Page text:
On 18th May 2018, HMRC published their consultation paper ‘Off-payroll working in the private sector’.
A summary of the keys recommendations were:
- Extending public sector reform to the private sector where the end client would determine the status of the contract (determining whether the worker would have been regarded as an employee for income tax and NICs purposes if they had been engaged directly).
- Requiring businesses (end clients) to secure their labour supply chain and ensure it is compliant. For example, where workers are being supplied, agency rules and employment intermediary reporting are applied correctly.
- Additional record keeping in the labour supply chain.
Options excluded at this stage include:
- Contract duration rules e.g. if a contract was less than one month it would automatically be excluded.
- Freelancer Limited Company.
- The end client pays the employer NICs.
- Flat rate withholding tax.
The closing date for comment is 10th August. We are working on the basis that any changes will be announced in the Autumn Budget with implementation in April 2019.
(A) What does this mean for private sector contractors?
It is looking very probable that HMRC are progressing with the same approach as undertaken in the public sector. Under this approach the end client will have to determine the status of the contract. The fee-payer (the end client, agency or other third party who is responsible for paying the worker’s intermediary) must:
- calculate a deemed direct payment to account for employment taxes associated with the contract
- deduct those taxes from the payment to the worker’s intermediary
- report to HM Revenue and Customs (HMRC) through Real Time Information (RTI) the taxes deducted
- pay the relevant employers’ NICs
For example, if a contractor was on a day rate of £500 per day, the 13.8% employers Ni would be removed leaving a net day rate of £439.37. This rate is then used for the payroll calculation and subject to PAYE and employees NI.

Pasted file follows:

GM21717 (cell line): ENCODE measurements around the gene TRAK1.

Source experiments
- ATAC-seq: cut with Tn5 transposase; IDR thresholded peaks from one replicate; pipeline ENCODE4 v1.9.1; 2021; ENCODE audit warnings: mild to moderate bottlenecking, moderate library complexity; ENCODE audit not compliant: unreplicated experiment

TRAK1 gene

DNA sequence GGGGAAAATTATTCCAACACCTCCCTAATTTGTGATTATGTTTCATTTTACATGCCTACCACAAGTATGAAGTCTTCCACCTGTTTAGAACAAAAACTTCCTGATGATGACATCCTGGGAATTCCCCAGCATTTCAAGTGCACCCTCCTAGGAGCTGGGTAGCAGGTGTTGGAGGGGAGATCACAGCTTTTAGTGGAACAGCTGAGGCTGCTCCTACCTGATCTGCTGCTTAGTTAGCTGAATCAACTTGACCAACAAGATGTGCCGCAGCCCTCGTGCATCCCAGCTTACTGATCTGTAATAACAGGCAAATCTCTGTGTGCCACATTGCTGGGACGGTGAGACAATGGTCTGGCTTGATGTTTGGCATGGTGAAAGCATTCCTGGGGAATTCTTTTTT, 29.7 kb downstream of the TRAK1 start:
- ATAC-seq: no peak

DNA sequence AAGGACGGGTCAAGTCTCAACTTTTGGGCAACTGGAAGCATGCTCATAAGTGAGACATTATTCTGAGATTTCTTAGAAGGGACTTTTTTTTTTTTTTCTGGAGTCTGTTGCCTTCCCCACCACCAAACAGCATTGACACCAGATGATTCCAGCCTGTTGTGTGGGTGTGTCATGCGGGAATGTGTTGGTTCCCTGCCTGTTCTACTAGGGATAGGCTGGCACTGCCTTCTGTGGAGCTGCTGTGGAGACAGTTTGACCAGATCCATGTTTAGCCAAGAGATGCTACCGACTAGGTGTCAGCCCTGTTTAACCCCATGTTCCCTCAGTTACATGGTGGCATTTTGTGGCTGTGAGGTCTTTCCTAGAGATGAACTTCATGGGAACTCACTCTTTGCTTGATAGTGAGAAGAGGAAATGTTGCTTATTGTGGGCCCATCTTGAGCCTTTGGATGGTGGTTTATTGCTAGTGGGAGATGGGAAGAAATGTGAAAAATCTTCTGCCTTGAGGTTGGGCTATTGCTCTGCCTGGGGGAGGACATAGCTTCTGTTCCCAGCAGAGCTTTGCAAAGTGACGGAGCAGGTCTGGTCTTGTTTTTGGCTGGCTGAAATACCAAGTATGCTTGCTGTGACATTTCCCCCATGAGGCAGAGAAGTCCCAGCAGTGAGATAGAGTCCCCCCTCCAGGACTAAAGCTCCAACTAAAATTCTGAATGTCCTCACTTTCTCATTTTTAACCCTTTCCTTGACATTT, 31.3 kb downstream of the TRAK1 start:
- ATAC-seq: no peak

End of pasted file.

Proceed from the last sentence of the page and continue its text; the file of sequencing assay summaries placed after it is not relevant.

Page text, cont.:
As with the public sector, it is likely that the 5% administration charge allowable in the contractor’s limited company (PSC) under IR35 will no longer apply i.e. there is no point in using the PSC in this type of arrangement.
As HMRC have indicated in their consultation document there is likely to be further legislation applied to the end client where they need to audit their labour supply chain to ensure it is compliant with the new legislation. This is to ensure that all agencies and intermediaries in the supply chain adhere to the regulation.
(B) Will all end clients have to apply the off payroll rules?
This will depend on the new legislation. End clients may still have contracts that genuinely fall outside IR35 encompassing the key attributes of:
- Personal service
- Mutuality of obligation (MOO)
With potential penalties on the end clients for non compliance, it will be interesting to see how many of the larger employers would take the risk of assessing their contracts outside IR35.
(C) What will I do with my limited company (PSC) in the event that my contracts after April 2019 fall inside IR35?
There are a lot of factors to consider:
- The value of your company
- The contractor’s personal tax position
- The trading status of the company
If the legislation implements in April 2019 we will be assisting contractors through tax efficient and compliant solutions. Please contact us for further information.